“This U.S. Supreme Court order is a huge victory for Florida families, businesses and the rule of law,” Bondi said in a statement released on Wednesday. “Once again, this administration is ignoring the limits of its authority in trying to impose harmful and heavy-handed regulations on Floridians and the rest of the country. I am pleased the U.S. Supreme Court ruled in favor of the states and halted the implementation of these illegal actions.”
How Obama Could Lose His Big Climate Case
But his accomplishments are precarious. The Paris Agreement supposes that the United States will reduce its emissions by 2025. Yet after the Senate failed to approve a carbon-market bill during his first term (even though it passed the House), the White House has advanced emissions-reduction policy primarily by introducing new regulations.
The most critical of these—and the White House’s last best hope to make significant domestic climate policy—is the Clean Power Plan, a complicated set of Environmental Protection Agency regulations that aim to reduce greenhouse-gas emissions from power plants by 2030. If fully implemented, the new rules would cut emissions from the electricity sector by about 30 percent compared to 2005 levels, according to the government’s estimates. It would also help the United States keep the emissions-reductions promises it made at Paris.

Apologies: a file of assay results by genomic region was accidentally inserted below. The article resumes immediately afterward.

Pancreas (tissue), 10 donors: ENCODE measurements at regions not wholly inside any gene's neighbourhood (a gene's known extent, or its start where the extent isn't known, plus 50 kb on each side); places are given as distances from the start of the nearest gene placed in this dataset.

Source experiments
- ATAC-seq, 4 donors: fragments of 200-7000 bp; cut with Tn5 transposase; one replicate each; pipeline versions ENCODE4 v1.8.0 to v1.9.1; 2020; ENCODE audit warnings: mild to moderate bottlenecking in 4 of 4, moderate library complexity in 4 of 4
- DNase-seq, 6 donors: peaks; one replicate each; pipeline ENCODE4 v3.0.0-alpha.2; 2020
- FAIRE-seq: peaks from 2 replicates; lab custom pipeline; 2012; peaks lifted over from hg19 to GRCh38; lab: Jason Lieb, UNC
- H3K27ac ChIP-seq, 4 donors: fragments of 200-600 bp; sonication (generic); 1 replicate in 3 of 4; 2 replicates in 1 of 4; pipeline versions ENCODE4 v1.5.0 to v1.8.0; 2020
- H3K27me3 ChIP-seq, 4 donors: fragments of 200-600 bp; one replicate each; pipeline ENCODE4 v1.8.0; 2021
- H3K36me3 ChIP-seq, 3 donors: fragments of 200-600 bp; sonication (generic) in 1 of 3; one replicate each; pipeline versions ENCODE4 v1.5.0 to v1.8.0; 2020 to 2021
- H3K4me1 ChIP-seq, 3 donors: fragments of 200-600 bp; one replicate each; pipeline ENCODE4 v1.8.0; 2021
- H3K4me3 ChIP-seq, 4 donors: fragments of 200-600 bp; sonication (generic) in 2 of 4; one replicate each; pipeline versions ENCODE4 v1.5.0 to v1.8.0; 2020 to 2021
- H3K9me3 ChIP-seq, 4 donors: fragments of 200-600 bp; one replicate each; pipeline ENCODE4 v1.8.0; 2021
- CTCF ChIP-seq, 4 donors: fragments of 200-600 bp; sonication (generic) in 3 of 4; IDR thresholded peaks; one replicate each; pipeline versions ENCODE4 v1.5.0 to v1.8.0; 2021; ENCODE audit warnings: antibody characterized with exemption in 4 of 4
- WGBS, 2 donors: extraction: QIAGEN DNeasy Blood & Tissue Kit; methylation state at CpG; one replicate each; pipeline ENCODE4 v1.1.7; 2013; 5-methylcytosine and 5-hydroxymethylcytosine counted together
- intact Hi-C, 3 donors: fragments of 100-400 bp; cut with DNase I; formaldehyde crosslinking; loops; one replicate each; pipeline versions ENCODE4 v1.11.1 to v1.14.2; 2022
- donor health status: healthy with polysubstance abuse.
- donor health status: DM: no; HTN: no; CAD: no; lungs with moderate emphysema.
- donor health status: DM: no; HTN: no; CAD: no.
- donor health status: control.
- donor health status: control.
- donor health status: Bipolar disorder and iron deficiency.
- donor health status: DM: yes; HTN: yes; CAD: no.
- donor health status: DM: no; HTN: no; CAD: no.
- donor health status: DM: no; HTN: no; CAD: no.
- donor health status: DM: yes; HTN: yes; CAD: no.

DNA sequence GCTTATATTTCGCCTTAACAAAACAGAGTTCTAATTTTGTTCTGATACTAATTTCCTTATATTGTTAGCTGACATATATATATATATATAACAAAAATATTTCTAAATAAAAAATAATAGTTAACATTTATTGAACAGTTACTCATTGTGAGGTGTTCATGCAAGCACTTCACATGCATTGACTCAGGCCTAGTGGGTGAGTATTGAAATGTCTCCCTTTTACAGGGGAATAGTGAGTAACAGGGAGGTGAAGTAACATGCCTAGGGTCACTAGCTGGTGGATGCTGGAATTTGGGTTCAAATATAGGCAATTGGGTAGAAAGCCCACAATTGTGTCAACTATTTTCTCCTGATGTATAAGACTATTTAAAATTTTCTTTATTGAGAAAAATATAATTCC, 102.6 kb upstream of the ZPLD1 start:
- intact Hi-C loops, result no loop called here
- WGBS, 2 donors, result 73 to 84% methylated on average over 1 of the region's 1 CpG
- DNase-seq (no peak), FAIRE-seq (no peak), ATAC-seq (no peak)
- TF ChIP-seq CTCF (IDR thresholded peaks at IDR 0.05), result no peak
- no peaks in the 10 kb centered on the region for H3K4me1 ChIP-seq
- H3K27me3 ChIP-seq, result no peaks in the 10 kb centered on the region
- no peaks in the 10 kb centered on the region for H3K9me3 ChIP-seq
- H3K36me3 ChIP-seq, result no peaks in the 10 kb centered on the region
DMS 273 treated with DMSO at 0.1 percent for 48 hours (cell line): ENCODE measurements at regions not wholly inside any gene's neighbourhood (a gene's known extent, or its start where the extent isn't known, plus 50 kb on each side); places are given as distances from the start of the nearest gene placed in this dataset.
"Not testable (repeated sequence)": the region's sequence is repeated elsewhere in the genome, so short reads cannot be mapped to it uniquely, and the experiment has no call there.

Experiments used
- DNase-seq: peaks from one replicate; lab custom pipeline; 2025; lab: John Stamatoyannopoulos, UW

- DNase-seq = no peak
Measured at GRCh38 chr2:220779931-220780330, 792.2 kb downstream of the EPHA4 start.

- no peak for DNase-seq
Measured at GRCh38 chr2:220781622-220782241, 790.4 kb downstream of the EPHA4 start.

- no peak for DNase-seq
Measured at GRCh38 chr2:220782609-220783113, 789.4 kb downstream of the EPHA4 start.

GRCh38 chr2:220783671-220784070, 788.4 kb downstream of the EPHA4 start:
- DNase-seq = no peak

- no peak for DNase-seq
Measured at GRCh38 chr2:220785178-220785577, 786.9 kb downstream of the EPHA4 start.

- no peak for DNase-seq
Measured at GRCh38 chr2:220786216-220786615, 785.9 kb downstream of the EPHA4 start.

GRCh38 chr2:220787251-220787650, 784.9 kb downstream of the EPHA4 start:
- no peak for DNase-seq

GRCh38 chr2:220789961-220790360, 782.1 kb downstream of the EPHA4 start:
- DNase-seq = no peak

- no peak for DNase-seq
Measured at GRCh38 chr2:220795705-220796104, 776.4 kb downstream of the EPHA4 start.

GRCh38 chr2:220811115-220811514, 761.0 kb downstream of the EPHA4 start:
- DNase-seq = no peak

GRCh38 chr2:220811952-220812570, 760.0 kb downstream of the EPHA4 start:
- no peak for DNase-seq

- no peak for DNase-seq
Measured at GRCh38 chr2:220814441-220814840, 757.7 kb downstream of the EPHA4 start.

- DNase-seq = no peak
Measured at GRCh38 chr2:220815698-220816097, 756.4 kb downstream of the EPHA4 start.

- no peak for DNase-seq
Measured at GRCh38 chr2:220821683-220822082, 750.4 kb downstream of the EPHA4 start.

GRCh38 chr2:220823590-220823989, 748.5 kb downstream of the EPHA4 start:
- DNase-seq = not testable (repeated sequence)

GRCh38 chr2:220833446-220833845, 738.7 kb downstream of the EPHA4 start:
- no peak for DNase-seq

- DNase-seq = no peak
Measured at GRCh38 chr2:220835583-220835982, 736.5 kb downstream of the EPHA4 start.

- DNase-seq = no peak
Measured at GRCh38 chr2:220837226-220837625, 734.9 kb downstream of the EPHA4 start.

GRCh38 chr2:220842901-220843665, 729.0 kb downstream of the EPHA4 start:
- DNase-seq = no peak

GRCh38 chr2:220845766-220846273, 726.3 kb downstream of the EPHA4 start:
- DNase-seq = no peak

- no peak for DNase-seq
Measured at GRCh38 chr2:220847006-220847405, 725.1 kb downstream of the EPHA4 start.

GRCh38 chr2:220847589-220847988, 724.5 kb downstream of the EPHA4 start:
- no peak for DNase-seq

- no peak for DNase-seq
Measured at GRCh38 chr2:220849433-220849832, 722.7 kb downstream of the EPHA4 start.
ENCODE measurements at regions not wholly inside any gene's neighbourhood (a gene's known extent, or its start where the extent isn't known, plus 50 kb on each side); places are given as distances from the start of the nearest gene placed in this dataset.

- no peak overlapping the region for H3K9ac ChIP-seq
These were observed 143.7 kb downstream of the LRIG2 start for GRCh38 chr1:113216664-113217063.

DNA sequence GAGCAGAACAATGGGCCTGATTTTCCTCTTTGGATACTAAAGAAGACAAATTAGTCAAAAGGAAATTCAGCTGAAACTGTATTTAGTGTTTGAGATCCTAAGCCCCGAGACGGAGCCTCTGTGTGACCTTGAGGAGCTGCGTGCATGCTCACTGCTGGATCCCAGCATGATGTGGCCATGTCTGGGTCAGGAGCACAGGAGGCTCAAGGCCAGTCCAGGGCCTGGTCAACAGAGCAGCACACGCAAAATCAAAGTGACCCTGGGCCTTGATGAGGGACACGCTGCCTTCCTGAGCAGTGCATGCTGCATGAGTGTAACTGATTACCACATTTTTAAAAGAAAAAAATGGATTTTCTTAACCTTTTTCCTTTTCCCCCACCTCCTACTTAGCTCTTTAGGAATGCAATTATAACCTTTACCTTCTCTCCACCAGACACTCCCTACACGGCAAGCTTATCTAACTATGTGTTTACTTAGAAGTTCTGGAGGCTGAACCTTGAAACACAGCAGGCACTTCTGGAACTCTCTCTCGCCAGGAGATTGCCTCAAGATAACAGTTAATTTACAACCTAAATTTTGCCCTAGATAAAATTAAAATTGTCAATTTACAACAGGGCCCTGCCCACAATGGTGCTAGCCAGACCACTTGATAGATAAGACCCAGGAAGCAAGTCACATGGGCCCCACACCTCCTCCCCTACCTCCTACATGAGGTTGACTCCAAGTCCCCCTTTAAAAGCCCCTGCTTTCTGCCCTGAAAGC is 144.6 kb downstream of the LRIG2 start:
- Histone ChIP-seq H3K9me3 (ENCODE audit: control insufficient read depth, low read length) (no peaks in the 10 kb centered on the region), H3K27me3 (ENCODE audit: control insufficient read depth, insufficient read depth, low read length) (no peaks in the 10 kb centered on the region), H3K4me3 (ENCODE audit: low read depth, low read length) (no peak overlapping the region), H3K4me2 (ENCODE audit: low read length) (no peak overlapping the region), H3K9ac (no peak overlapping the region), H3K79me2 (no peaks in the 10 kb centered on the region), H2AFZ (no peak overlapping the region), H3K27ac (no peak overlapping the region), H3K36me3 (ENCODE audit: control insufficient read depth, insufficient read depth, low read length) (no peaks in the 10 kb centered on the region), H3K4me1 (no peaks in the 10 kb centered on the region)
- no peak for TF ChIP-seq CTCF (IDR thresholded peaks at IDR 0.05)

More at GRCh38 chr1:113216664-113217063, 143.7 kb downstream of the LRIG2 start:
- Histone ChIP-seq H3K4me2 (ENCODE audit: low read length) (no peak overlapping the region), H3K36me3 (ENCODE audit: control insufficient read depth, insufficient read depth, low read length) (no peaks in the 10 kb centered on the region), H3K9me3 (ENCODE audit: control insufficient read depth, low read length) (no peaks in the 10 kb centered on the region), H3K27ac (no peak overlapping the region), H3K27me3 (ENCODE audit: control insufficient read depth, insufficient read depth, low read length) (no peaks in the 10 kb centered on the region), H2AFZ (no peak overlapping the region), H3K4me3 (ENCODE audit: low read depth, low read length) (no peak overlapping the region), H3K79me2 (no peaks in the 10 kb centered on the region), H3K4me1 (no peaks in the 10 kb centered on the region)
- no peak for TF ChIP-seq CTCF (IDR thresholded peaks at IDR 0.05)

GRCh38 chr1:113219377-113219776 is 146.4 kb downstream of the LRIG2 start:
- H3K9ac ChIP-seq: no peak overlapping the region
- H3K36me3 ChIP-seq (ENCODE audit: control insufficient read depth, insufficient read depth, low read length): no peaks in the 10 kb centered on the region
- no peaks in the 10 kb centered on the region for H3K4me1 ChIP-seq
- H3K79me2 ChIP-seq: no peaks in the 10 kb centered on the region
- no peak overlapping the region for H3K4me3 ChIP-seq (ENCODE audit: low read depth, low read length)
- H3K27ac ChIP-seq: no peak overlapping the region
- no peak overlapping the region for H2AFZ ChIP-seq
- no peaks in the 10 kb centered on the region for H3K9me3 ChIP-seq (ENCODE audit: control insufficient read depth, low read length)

It is a last-ditch plan, the president trying to mitigate climate change however he can. It is also a legally risky one. Regulations must not only comport with the Constitution but also with the law passed by Congress that delegated power to the agency in question—in this case, the Clean Air Act. The rules could also easily be undone by his successor.
What Could Replace the Clean Power Plan? Trump could soon issue an executive order directing the EPA to consider the Clean Power Plan illegal and stop any work related to the regulation.
The U.S. Court of Appeals for the District of Columbia Circuit could also determine whether the Clean Power Plan is legal any day now. Then a Supreme Court review could keep the plan in limbo even longer.
Meanwhile, Trump's pick to head EPA, Scott Pruitt, in a congressional hearing last week may have given some insight into how he could replace the regulation.
Pruitt said he accepts that EPA has a legal obligation to regulate CO2 emissions. He disagrees with how the agency has decided to limit carbon from power plants, though (Climatewire, Jan. 18).
Legal arguments Pruitt and other states have highlighted to challenge the Clean Power Plan outline what he thinks might be more in line with how he interprets the law (Climatewire, Sept. 28, 2016).
EPA set state carbon standards by examining how power companies could use less coal and more natural gas and renewable power. Pruitt's team has argued the agency should have looked only at efficiency improvements that individual power plants could achieve.